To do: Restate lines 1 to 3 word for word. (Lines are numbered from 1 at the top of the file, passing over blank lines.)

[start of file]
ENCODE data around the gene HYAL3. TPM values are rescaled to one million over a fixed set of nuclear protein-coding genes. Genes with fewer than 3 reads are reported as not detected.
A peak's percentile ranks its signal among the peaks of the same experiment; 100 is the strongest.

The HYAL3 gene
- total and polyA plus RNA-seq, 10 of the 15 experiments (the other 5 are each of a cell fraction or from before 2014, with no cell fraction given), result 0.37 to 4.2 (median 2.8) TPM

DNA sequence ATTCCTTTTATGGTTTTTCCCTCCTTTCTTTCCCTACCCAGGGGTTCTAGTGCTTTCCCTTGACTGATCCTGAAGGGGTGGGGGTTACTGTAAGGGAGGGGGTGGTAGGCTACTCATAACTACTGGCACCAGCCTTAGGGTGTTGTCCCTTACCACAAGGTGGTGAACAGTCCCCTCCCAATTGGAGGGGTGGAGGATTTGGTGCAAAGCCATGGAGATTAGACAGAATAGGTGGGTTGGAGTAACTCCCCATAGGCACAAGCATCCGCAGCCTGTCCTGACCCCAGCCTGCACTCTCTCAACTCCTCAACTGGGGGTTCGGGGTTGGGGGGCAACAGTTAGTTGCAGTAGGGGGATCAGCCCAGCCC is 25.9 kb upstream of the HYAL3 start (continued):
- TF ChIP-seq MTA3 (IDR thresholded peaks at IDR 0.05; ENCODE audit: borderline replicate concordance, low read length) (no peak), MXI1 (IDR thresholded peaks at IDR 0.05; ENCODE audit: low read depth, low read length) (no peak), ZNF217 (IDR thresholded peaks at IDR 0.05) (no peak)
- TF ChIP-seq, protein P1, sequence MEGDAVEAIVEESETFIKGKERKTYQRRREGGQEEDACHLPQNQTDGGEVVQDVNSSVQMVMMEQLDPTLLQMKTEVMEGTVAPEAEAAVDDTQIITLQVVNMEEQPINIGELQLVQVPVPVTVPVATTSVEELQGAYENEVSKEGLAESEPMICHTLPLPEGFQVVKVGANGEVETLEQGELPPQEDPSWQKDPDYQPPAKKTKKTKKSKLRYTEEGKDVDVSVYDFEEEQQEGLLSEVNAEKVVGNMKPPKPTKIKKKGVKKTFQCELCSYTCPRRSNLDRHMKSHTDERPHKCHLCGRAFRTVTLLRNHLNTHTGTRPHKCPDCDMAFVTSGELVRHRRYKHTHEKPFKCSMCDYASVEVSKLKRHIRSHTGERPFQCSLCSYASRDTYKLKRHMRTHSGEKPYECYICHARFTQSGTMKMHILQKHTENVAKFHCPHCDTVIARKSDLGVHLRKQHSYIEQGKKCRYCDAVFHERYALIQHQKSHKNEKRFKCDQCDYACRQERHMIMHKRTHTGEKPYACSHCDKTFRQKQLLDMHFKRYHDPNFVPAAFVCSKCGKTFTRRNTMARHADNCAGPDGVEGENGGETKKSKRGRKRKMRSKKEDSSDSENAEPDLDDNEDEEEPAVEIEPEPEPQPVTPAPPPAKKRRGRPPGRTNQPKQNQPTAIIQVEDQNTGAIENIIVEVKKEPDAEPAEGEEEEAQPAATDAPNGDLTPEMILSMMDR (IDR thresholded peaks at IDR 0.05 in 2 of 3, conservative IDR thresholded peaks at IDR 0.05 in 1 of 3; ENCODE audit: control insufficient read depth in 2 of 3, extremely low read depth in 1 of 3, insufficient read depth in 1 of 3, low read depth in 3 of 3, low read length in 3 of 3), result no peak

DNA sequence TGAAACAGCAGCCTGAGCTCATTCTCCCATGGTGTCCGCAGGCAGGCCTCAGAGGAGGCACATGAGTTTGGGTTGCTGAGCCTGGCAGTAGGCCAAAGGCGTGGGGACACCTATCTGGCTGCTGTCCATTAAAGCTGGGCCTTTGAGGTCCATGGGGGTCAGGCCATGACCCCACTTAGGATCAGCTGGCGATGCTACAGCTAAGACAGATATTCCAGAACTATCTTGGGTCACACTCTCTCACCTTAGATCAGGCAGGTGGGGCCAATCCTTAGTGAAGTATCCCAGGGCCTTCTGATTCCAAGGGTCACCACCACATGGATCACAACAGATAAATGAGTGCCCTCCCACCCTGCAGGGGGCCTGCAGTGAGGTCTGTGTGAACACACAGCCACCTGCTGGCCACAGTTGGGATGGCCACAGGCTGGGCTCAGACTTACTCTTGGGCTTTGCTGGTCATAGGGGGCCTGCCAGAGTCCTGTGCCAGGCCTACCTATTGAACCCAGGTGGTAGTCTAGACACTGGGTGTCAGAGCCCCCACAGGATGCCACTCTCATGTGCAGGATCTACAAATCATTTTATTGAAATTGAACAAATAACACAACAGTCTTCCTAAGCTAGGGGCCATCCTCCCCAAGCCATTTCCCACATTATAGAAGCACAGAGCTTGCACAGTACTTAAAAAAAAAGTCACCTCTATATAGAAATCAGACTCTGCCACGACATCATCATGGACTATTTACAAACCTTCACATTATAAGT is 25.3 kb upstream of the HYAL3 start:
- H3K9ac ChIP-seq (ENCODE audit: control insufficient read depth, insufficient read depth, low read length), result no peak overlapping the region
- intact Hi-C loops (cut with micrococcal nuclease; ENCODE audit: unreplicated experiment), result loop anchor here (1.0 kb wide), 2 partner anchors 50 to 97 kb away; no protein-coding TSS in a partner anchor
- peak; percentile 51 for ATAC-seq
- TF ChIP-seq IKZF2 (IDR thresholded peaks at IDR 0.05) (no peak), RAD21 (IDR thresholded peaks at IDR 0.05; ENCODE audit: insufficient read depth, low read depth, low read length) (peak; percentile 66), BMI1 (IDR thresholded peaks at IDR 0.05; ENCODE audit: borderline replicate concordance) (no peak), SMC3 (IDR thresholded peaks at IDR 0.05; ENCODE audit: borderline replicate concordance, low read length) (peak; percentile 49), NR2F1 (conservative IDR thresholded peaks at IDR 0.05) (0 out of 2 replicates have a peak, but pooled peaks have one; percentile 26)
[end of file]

ENCODE data around the gene HYAL3. TPM values are rescaled to one million over a fixed set of nuclear protein-coding genes. Genes with fewer than 3 reads are reported as not detected.
A peak's percentile ranks its signal among the peaks of the same experiment; 100 is the strongest.

The HYAL3 gene